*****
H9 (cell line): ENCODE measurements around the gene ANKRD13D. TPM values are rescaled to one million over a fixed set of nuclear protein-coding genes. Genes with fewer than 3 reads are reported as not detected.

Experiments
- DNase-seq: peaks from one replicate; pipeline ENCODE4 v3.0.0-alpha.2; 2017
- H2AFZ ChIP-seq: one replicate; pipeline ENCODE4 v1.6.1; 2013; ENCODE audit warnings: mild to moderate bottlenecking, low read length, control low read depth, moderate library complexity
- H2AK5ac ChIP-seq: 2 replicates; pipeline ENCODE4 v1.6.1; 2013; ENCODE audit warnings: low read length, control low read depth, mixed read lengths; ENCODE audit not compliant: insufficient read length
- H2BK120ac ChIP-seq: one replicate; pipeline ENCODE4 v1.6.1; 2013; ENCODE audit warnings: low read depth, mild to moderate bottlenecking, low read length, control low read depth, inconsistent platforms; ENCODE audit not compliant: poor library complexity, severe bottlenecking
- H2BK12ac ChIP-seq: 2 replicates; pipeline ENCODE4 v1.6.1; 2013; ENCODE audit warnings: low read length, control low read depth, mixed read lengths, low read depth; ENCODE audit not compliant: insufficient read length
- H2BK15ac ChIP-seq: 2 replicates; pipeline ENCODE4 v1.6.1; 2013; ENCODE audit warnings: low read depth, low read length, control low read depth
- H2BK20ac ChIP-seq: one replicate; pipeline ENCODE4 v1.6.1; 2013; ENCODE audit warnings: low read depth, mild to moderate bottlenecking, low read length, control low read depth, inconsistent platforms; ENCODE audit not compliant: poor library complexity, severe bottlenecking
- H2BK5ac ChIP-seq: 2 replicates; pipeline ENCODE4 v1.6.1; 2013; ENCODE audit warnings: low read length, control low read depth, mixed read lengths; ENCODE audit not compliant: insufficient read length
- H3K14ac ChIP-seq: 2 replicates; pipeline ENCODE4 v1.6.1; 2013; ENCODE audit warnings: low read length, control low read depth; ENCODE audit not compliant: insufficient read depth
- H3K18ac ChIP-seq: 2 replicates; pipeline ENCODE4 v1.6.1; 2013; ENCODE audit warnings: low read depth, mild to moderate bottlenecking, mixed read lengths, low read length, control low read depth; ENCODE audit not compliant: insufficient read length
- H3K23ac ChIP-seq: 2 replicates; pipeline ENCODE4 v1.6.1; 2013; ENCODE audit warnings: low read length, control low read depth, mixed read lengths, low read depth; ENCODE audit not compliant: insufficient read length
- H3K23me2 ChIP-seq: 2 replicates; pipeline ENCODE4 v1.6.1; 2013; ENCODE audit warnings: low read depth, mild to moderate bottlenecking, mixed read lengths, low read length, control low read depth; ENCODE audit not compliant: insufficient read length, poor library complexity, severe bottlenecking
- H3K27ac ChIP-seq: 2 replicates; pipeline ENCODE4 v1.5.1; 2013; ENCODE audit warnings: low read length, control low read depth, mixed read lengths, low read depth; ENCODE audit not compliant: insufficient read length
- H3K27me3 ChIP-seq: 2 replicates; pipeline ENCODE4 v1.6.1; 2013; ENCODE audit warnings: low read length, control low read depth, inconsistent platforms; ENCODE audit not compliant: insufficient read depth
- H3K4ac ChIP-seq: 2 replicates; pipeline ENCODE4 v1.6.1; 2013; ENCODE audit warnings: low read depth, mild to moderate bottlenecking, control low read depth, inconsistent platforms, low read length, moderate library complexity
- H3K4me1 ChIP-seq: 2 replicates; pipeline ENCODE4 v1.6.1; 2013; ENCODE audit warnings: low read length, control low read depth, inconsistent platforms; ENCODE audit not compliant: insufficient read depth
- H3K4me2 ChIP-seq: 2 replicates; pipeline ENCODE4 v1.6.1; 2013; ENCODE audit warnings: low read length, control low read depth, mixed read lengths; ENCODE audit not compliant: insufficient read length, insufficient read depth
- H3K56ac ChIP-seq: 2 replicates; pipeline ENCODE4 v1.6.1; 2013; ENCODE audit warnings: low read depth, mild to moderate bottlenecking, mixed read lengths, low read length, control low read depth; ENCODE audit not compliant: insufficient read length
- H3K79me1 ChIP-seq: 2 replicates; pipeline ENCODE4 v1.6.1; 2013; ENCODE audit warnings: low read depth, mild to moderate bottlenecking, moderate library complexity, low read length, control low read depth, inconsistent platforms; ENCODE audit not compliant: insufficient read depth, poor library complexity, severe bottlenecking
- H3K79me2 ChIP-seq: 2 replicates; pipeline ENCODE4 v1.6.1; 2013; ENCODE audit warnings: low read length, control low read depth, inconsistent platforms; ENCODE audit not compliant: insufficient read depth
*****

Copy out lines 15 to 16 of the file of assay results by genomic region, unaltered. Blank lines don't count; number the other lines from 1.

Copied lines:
- H3K27ac ChIP-seq: 2 replicates; pipeline ENCODE4 v1.5.1; 2013; ENCODE audit warnings: low read length, control low read depth, mixed read lengths, low read depth; ENCODE audit not compliant: insufficient read length
- H3K27me3 ChIP-seq: 2 replicates; pipeline ENCODE4 v1.6.1; 2013; ENCODE audit warnings: low read length, control low read depth, inconsistent platforms; ENCODE audit not compliant: insufficient read depth